, tech companies have a great deal of our data in their hands, and thanks to whistleblower Edward Snowden
, we know that the government wants as much of it as possible--and has been too successful in that regard. In some cases, there’s just nothing much a company can do when the NSA
comes knocking with a warrant, but there is a spectrum of cooperation, protection, and advocacy that various companies employ.
The Electronic Frontier Foundation (EFF
) has created a list of many tech companies and charted out a star rating system with six categories:
-Requires a warrant for content
-Tells users about government data requests
-Publishes transparency reports
-Publishes law enforcement guidelines
-Fights for users’ privacy rights in courts
-Fights for users’ privacy rights in Congress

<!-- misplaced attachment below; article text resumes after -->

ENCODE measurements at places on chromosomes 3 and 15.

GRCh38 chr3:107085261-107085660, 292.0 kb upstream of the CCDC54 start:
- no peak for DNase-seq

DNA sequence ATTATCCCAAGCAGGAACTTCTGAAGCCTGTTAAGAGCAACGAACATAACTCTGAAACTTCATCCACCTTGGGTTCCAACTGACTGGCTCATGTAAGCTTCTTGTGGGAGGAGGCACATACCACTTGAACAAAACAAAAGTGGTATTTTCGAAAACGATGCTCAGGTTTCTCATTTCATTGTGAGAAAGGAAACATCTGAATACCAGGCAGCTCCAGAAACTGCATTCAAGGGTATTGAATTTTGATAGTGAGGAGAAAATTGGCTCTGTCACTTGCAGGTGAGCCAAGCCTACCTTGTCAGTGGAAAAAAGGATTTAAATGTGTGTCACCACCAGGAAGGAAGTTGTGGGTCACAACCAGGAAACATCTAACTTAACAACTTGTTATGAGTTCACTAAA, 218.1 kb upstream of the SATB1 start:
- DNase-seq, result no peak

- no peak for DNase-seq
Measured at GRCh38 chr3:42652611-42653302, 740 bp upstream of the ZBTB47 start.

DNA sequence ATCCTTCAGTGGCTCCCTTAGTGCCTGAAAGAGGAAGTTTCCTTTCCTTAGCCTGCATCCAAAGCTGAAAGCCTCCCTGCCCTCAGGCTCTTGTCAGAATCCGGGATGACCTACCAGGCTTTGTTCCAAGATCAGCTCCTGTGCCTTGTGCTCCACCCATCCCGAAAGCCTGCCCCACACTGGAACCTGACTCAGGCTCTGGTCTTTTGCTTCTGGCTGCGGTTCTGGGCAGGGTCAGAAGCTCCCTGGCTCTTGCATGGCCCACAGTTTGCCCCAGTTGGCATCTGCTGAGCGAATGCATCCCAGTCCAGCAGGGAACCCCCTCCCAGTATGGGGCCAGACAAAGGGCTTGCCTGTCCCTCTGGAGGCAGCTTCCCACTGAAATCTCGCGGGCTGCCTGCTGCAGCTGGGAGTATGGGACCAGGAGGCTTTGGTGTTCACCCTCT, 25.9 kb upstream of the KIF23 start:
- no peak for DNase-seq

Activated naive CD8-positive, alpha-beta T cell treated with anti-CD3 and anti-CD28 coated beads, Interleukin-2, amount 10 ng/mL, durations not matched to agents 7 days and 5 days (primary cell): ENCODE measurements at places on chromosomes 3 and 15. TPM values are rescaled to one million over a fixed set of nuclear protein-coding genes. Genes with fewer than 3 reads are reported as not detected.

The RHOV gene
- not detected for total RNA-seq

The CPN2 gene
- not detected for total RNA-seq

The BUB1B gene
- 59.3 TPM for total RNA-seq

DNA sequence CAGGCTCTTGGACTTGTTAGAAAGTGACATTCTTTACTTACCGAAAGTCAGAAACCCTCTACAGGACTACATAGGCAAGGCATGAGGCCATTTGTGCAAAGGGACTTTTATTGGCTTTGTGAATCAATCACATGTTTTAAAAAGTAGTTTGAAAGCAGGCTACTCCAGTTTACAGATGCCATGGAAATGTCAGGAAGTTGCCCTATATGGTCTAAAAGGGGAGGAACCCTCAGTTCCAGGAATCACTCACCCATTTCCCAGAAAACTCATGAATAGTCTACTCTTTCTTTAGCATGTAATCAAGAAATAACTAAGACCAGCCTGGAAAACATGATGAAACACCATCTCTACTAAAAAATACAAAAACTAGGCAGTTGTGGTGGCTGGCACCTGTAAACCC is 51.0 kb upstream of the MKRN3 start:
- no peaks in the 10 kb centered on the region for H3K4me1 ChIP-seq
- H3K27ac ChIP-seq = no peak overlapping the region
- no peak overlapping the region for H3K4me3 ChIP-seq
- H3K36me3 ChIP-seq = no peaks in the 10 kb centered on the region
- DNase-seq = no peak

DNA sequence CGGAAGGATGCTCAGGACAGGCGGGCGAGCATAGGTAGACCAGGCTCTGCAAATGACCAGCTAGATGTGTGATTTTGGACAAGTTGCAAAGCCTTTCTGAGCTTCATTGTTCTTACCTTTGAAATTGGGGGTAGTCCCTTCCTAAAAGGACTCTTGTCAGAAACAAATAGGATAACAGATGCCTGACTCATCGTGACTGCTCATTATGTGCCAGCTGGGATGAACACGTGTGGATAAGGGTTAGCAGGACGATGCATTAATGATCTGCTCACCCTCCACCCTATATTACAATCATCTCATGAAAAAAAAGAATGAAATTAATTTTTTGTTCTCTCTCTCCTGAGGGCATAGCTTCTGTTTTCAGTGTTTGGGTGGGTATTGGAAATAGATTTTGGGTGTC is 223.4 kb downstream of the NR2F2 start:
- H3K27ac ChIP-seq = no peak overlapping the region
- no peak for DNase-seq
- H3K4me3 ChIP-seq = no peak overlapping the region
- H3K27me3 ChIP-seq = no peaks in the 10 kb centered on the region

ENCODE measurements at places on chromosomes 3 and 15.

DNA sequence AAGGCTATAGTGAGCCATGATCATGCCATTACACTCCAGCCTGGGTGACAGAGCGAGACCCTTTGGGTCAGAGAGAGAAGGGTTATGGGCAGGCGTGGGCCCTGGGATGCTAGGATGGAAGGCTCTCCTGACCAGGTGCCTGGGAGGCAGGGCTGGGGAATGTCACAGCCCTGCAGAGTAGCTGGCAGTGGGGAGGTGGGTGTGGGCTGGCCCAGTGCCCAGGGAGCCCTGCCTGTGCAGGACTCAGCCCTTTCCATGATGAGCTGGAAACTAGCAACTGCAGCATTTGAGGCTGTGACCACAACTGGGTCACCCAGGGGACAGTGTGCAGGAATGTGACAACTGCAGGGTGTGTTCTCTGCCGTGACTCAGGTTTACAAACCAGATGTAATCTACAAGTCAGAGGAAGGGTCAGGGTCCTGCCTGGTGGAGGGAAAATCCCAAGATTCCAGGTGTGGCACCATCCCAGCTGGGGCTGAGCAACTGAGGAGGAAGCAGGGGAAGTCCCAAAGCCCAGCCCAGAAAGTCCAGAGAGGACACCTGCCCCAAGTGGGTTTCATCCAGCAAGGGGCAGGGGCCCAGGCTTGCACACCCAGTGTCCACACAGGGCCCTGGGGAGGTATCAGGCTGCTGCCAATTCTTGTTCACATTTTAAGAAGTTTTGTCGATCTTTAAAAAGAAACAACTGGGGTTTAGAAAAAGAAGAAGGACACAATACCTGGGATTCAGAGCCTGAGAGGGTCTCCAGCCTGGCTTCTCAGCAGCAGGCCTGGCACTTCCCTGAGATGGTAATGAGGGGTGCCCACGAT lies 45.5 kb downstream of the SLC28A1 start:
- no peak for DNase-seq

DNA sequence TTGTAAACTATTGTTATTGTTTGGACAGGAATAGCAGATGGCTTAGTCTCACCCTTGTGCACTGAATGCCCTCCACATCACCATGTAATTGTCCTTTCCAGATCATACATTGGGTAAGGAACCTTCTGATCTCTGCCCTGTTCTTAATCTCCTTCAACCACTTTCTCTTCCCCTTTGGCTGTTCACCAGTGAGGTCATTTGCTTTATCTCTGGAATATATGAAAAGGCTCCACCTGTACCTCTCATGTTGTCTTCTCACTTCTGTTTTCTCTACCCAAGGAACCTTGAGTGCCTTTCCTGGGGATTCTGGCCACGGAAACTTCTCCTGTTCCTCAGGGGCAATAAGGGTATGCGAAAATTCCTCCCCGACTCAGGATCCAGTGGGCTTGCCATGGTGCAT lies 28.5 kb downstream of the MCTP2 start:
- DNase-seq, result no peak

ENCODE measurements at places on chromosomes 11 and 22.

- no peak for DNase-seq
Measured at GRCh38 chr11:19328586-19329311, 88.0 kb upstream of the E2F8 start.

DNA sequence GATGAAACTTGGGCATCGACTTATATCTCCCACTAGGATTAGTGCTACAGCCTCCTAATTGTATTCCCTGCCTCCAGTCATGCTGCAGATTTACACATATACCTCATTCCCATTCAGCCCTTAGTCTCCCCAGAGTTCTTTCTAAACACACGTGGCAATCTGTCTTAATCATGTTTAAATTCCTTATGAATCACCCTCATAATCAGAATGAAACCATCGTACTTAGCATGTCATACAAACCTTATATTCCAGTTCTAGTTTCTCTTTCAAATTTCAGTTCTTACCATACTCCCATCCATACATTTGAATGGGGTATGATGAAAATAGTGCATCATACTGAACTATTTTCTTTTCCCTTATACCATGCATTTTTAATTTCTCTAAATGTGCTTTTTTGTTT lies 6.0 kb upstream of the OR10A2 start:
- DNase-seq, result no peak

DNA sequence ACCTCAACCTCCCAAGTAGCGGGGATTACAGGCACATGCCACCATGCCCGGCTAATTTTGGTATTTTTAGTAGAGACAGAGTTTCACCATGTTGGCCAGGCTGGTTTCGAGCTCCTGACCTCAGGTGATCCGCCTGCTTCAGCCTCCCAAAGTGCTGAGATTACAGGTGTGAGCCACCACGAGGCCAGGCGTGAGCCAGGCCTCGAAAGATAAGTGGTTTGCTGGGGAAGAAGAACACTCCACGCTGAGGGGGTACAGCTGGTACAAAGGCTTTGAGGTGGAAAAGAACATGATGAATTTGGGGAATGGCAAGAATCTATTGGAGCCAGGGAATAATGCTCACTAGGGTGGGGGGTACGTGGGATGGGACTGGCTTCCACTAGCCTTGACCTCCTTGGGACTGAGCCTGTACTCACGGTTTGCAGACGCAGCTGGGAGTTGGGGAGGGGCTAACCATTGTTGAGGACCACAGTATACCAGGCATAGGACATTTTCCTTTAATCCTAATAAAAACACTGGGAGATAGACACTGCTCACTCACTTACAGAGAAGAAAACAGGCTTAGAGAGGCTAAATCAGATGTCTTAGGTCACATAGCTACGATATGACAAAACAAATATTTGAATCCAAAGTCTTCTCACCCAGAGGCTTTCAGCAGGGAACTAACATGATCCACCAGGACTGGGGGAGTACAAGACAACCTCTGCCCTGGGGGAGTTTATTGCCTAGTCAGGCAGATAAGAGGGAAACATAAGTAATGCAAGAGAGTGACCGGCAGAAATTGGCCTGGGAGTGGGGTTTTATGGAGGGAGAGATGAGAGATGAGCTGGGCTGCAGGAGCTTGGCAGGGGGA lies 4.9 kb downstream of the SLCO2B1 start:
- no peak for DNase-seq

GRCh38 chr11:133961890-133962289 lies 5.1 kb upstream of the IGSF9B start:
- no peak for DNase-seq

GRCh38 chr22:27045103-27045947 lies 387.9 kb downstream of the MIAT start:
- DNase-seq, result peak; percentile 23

(Click to enlarge)
The results are intriguing. There were several six-star companies, and it’s good to see that some major names are on that list including Apple, Facebook, Google, Microsoft, Twitter, and Yahoo. Credo Mobile, Dropbox, and Sonic.net also had six stars. The report noted that Apple and Yahoo in particular have dramatically improved in these regards since last year.
Some losers on the list include Amazon, which requires a warrant and fights for rights in court but nothing else; AT&T, which only publishes transparency reports and law enforcement guidelines; and Snapchat (little surprise there), which does nothing more than publish law enforcement guidelines.
Plenty of other companies fall somewhere in the middle. The whole list is freely available for your peepers here